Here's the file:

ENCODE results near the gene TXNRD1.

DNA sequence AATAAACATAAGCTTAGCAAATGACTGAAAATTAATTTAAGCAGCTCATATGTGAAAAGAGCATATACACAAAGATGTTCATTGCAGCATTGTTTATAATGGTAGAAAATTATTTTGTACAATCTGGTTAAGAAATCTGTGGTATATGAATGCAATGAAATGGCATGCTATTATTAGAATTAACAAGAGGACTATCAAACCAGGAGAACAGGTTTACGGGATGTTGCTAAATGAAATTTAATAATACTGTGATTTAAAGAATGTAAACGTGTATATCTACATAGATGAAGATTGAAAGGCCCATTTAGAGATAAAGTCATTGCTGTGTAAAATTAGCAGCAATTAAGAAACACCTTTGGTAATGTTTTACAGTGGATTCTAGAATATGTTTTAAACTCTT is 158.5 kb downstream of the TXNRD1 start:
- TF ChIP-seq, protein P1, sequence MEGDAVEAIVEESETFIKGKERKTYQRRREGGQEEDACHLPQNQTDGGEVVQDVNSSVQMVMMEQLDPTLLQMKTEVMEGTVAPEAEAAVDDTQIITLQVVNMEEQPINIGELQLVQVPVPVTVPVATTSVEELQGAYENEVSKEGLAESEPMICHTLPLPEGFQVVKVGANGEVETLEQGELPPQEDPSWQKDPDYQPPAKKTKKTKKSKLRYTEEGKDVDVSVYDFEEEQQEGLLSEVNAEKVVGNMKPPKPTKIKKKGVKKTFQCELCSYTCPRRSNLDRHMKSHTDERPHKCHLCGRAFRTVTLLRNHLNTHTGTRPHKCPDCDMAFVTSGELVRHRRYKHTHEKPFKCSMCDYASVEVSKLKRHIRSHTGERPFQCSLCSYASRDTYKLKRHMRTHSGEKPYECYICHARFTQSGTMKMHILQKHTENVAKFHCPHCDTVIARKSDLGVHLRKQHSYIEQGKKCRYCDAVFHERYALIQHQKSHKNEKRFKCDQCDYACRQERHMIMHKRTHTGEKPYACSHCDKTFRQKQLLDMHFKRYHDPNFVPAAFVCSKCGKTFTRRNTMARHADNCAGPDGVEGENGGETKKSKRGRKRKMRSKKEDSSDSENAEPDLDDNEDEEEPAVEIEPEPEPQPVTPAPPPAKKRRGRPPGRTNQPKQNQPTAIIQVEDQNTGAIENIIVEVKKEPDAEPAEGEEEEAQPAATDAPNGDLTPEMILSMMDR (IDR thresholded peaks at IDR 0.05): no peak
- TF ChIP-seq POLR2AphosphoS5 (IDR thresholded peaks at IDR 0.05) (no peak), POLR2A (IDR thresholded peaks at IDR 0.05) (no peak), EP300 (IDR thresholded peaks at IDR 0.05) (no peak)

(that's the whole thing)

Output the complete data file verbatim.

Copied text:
ENCODE results near the gene TXNRD1.

DNA sequence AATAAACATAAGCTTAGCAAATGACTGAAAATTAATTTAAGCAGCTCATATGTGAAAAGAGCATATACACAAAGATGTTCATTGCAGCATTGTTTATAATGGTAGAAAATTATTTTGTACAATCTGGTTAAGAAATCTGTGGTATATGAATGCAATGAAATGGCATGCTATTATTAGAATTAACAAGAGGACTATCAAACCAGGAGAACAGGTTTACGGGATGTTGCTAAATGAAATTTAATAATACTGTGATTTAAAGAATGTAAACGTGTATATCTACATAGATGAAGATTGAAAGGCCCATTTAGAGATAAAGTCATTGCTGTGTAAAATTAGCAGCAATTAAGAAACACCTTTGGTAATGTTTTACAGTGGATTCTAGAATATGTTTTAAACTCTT is 158.5 kb downstream of the TXNRD1 start:
- TF ChIP-seq, protein P1, sequence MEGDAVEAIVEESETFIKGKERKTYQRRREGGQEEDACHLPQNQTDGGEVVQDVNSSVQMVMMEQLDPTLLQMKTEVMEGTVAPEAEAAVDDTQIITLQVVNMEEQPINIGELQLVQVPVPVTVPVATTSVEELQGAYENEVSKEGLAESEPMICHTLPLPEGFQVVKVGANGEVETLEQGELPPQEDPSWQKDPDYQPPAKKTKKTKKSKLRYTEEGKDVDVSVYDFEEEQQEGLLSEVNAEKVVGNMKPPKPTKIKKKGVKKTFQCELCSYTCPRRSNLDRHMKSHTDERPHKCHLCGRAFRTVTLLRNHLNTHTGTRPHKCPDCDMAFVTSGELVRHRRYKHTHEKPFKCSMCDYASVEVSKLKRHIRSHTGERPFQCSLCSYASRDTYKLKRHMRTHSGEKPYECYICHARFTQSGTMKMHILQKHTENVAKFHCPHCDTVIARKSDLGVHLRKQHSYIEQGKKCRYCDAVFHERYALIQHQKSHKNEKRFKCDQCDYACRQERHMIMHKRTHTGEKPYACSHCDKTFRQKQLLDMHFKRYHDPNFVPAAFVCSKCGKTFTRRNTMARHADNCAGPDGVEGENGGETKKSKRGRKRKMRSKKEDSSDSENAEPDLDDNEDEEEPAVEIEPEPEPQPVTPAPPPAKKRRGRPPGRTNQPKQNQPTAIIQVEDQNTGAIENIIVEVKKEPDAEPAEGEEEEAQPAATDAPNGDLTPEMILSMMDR (IDR thresholded peaks at IDR 0.05): no peak
- TF ChIP-seq POLR2AphosphoS5 (IDR thresholded peaks at IDR 0.05) (no peak), POLR2A (IDR thresholded peaks at IDR 0.05) (no peak), EP300 (IDR thresholded peaks at IDR 0.05) (no peak)